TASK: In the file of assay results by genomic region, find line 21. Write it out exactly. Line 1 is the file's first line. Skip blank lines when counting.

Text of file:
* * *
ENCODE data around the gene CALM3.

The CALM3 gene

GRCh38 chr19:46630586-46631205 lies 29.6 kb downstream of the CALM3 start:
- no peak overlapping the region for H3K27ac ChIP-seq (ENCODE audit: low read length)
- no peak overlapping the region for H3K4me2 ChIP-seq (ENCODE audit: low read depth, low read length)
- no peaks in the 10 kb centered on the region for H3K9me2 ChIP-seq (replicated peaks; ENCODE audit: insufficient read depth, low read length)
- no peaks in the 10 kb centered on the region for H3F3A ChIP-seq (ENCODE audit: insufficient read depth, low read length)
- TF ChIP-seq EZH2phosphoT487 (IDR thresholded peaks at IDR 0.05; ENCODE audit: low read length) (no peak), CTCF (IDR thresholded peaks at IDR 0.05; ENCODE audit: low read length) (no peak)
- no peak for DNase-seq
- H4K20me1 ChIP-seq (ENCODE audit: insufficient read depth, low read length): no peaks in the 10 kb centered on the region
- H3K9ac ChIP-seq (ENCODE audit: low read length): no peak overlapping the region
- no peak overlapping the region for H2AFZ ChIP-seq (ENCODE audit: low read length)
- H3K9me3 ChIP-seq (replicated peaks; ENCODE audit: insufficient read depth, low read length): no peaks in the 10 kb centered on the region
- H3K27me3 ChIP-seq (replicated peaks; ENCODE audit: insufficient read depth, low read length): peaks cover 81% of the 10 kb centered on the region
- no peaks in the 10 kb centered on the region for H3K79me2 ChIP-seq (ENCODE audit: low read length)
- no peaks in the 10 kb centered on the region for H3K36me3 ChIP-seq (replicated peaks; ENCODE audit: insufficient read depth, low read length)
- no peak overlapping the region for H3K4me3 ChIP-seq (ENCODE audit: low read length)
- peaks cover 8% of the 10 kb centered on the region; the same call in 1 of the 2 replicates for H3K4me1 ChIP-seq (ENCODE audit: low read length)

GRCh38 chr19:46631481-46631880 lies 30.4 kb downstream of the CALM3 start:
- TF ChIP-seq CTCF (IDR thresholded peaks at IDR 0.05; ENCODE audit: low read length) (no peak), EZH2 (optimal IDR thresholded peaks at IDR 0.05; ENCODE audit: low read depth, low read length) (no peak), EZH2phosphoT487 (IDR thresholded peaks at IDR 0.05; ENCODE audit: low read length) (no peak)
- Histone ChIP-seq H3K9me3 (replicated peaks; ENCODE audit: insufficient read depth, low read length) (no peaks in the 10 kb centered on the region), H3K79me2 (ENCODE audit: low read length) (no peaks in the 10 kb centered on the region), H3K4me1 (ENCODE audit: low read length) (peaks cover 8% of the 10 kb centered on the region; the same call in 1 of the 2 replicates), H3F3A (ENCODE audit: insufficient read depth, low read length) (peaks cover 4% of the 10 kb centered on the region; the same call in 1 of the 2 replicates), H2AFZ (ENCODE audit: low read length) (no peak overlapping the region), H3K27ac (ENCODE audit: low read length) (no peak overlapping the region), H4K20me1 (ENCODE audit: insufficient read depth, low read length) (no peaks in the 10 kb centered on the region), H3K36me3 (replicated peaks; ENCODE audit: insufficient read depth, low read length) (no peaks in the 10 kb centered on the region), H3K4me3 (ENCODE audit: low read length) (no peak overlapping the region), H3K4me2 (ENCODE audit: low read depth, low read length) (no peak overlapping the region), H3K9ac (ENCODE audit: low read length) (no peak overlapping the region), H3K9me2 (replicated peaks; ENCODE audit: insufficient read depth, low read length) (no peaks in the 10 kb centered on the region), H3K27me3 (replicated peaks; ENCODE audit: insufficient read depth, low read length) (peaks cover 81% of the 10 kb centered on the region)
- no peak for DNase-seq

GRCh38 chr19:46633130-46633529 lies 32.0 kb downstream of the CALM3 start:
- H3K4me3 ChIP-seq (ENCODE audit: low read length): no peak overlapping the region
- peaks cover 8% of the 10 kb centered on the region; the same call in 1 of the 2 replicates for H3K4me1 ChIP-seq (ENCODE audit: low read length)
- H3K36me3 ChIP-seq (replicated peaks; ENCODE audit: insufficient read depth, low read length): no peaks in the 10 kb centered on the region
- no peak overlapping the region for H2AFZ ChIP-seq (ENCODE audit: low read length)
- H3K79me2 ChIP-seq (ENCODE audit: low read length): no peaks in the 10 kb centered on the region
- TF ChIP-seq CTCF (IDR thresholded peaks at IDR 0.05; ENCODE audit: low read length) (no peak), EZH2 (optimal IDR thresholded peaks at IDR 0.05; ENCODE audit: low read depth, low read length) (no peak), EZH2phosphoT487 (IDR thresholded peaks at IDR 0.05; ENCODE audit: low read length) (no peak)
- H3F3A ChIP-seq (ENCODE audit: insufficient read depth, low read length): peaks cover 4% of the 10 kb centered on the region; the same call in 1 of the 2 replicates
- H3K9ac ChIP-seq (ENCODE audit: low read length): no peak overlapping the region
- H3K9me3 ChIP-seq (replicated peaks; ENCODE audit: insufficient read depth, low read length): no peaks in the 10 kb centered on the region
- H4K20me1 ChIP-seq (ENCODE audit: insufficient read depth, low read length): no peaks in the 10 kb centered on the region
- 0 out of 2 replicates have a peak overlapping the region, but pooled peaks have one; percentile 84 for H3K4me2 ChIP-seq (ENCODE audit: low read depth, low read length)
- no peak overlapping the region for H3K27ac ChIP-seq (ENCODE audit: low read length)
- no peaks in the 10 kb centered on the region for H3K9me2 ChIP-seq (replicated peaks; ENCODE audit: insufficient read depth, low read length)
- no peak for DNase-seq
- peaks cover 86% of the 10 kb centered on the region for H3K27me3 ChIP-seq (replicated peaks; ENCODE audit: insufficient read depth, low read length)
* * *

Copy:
- Histone ChIP-seq H3K9me3 (replicated peaks; ENCODE audit: insufficient read depth, low read length) (no peaks in the 10 kb centered on the region), H3K79me2 (ENCODE audit: low read length) (no peaks in the 10 kb centered on the region), H3K4me1 (ENCODE audit: low read length) (peaks cover 8% of the 10 kb centered on the region; the same call in 1 of the 2 replicates), H3F3A (ENCODE audit: insufficient read depth, low read length) (peaks cover 4% of the 10 kb centered on the region; the same call in 1 of the 2 replicates), H2AFZ (ENCODE audit: low read length) (no peak overlapping the region), H3K27ac (ENCODE audit: low read length) (no peak overlapping the region), H4K20me1 (ENCODE audit: insufficient read depth, low read length) (no peaks in the 10 kb centered on the region), H3K36me3 (replicated peaks; ENCODE audit: insufficient read depth, low read length) (no peaks in the 10 kb centered on the region), H3K4me3 (ENCODE audit: low read length) (no peak overlapping the region), H3K4me2 (ENCODE audit: low read depth, low read length) (no peak overlapping the region), H3K9ac (ENCODE audit: low read length) (no peak overlapping the region), H3K9me2 (replicated peaks; ENCODE audit: insufficient read depth, low read length) (no peaks in the 10 kb centered on the region), H3K27me3 (replicated peaks; ENCODE audit: insufficient read depth, low read length) (peaks cover 81% of the 10 kb centered on the region)